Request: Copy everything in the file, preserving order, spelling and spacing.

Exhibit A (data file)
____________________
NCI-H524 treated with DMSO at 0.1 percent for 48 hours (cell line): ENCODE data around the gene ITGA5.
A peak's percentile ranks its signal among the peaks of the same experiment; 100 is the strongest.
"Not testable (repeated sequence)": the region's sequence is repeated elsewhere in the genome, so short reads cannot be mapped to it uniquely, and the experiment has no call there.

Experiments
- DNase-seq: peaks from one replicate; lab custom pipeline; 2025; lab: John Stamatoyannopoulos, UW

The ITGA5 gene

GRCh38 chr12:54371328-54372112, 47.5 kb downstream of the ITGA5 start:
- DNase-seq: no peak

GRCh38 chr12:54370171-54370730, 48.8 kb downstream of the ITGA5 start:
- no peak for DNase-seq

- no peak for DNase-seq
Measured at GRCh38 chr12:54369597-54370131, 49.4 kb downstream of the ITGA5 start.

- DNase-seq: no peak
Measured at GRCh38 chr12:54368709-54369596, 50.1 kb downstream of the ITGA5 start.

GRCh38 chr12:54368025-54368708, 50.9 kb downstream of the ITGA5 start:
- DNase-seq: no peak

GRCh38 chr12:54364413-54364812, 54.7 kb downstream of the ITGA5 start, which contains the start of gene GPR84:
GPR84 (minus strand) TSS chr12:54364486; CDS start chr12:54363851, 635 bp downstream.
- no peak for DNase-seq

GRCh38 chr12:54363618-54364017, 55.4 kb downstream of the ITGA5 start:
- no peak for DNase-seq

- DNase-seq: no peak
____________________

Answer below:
NCI-H524 treated with DMSO at 0.1 percent for 48 hours (cell line): ENCODE data around the gene ITGA5.
A peak's percentile ranks its signal among the peaks of the same experiment; 100 is the strongest.
"Not testable (repeated sequence)": the region's sequence is repeated elsewhere in the genome, so short reads cannot be mapped to it uniquely, and the experiment has no call there.

Experiments
- DNase-seq: peaks from one replicate; lab custom pipeline; 2025; lab: John Stamatoyannopoulos, UW

The ITGA5 gene

GRCh38 chr12:54371328-54372112, 47.5 kb downstream of the ITGA5 start:
- DNase-seq: no peak

GRCh38 chr12:54370171-54370730, 48.8 kb downstream of the ITGA5 start:
- no peak for DNase-seq

- no peak for DNase-seq
Measured at GRCh38 chr12:54369597-54370131, 49.4 kb downstream of the ITGA5 start.

- DNase-seq: no peak
Measured at GRCh38 chr12:54368709-54369596, 50.1 kb downstream of the ITGA5 start.

GRCh38 chr12:54368025-54368708, 50.9 kb downstream of the ITGA5 start:
- DNase-seq: no peak

GRCh38 chr12:54364413-54364812, 54.7 kb downstream of the ITGA5 start, which contains the start of gene GPR84:
GPR84 (minus strand) TSS chr12:54364486; CDS start chr12:54363851, 635 bp downstream.
- no peak for DNase-seq

GRCh38 chr12:54363618-54364017, 55.4 kb downstream of the ITGA5 start:
- no peak for DNase-seq

- DNase-seq: no peak